The White House has said it is considering revoking the security clearance of several former government officials, in particular former FBI Director James Comey, for making "political statements" about Donald Trump.
Press Secretary Sarah Huckabee Sanders said a host of former officials - including CIA director John Brennan, Mr Comey, deputy FBI director Andrew McCabe, director of the National Security Agency Michael Hayden, former National Security Adviser Susan Rice, and director of national intelligence James Clapper - all made "baseless accusations" about Mr Trump and alleged collusion with Russian officials.
In an unsolicited tweet, lifelong Republican James Comey urged Democrats: "Please, please don’t lose your minds and rush to the socialist left. This president and his Republican Party are counting on you to do exactly that. America’s great middle wants sensible, balanced, ethical leadership."
Speaking on Monday, Ms Sanders told reporters the president was "looking into the mechanisms of removing their security clearances because they have politicised and in some cases monetised their public service". All of them had served under Barack Obama.
"Being influenced by Russia against the president is extremely inappropriate" Ms Sanders claimed.
She added: "The fact that people with security clearances are making these baseless charges provides inappropriate legitimacy to accusations with zero evidence."
She alleged those individuals were making "baseless charges" about the president's alleged "improper contacts with a foreign government", referring to the ongoing FBI investigation led by special counsel Robert Mueller into possible collusion between Mr Trump's 2016 US election campaign team and Russian officials.
Ms Sanders echoed the president's oft-used phrase to describe the investigation - a "witch hunt".
What may have angered the president was a series of tweets and media appearances by the individuals on the list, particularly in light of the deluge of criticism he faced from Democrats and Republicans alike after his performance with Russian President Vladimir Putin at the pair's summit in Helsinki, Finland.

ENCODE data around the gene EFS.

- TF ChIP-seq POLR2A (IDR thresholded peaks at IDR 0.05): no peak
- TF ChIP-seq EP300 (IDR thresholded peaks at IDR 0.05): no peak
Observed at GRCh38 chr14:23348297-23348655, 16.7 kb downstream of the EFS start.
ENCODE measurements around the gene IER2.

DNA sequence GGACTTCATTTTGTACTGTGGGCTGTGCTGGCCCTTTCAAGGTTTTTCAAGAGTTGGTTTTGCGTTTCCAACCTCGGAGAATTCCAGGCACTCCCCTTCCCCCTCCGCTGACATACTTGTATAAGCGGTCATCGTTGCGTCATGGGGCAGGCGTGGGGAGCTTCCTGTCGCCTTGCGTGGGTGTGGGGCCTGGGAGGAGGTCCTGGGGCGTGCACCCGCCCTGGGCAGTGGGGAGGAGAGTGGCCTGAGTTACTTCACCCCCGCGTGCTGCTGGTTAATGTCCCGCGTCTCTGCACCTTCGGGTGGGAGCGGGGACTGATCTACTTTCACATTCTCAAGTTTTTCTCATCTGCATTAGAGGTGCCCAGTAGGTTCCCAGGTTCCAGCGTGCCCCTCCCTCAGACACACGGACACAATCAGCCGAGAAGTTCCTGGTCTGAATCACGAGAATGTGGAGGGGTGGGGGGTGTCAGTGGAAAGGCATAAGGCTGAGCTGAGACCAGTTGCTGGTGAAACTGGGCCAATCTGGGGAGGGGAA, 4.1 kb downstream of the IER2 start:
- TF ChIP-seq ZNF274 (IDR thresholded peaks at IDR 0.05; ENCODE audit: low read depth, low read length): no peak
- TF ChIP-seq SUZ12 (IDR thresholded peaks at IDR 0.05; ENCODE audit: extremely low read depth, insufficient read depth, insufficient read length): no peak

Mr Brennan and others accused the president of nearly committing treason for not standing up to Mr Putin regarding the charges that Russia interfered in the election.
Ms Sanders repeated her statement about politicisation and monetisation three times and said: "When you hold the nation's deepest, most sacred secrets at your hands and you go out and make false accusations against the president of the United States...he thinks that is...something to be very concerned with."
Mr Clapper, a former Republican appointee, speaking to CNN, said though the president has the authority to revoke his status, to do so based on his statements while no longer in office is "very petty".
It is an "abuse of the system" to do so to political opponents, Mr Clapper said, adding: It's kind of a sad commentary where for political reasons this is kind of a petty way for retribution for speaking out against the president, which on the part of all of us are borne out of genuine concerns about President Trump."
Mr Hayden tweeted perhaps a more realistic view of the president's possible action: “I don’t go back for classified briefings. Won’t have any effect on what I say or write.”
The idea to revoke the clearances may have come from US Senator Rand Paul who had met with Mr Trump and tweeted: “Public officials should not use their security clearances to leverage speaking fees or network talking head fees."
Mr Paul and the White House were also discussing the administration's Supreme Court nominee Brett Kavanaugh, with whom Mr Paul had expressed reservations.
No timeline for the decision was given.
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